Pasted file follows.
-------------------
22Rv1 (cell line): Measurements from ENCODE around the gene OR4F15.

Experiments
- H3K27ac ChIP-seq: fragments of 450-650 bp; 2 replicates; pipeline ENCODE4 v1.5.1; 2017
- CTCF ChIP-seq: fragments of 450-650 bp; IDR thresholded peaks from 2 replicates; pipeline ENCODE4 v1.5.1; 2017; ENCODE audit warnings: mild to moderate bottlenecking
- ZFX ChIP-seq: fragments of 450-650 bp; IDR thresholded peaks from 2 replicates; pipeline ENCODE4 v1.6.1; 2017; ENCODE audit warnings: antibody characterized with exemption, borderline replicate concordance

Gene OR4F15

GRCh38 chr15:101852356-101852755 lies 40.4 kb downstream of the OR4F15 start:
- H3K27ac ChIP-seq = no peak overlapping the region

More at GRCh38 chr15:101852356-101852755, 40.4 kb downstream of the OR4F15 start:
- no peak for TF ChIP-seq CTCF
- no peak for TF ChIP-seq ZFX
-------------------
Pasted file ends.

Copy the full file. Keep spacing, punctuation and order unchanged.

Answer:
22Rv1 (cell line): Measurements from ENCODE around the gene OR4F15.

Experiments
- H3K27ac ChIP-seq: fragments of 450-650 bp; 2 replicates; pipeline ENCODE4 v1.5.1; 2017
- CTCF ChIP-seq: fragments of 450-650 bp; IDR thresholded peaks from 2 replicates; pipeline ENCODE4 v1.5.1; 2017; ENCODE audit warnings: mild to moderate bottlenecking
- ZFX ChIP-seq: fragments of 450-650 bp; IDR thresholded peaks from 2 replicates; pipeline ENCODE4 v1.6.1; 2017; ENCODE audit warnings: antibody characterized with exemption, borderline replicate concordance

Gene OR4F15

GRCh38 chr15:101852356-101852755 lies 40.4 kb downstream of the OR4F15 start:
- H3K27ac ChIP-seq = no peak overlapping the region

More at GRCh38 chr15:101852356-101852755, 40.4 kb downstream of the OR4F15 start:
- no peak for TF ChIP-seq CTCF
- no peak for TF ChIP-seq ZFX